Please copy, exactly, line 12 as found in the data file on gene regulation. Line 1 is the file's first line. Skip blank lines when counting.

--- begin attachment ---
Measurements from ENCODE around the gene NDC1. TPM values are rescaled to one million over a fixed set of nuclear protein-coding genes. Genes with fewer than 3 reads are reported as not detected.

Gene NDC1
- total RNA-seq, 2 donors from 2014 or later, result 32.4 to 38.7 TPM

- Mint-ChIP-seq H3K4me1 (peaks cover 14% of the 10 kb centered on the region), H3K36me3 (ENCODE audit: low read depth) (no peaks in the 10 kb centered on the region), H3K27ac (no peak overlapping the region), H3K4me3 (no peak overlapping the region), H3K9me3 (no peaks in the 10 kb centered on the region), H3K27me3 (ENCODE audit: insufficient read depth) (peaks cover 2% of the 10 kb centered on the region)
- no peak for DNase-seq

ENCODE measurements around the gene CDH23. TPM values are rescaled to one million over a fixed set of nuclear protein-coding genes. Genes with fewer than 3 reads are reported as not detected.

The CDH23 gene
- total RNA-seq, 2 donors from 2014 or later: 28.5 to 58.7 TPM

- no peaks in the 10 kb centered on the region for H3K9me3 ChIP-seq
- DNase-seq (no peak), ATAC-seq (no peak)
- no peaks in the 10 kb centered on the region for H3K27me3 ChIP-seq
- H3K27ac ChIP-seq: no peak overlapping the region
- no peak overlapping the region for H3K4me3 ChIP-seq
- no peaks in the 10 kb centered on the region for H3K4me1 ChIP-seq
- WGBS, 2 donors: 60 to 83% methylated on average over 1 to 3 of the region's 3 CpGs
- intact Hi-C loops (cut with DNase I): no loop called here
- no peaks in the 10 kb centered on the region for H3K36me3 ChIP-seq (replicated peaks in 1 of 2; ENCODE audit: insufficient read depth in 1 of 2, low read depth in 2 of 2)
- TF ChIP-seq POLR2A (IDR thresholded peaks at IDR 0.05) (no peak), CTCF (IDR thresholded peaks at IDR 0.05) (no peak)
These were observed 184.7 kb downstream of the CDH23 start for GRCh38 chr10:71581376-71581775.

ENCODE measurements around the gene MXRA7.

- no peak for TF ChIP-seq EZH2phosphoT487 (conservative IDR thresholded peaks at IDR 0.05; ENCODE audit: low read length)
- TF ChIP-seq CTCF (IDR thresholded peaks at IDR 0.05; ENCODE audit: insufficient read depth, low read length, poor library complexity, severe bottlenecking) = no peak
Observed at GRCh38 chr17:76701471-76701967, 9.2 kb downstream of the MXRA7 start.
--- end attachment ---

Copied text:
- H3K27ac ChIP-seq: no peak overlapping the region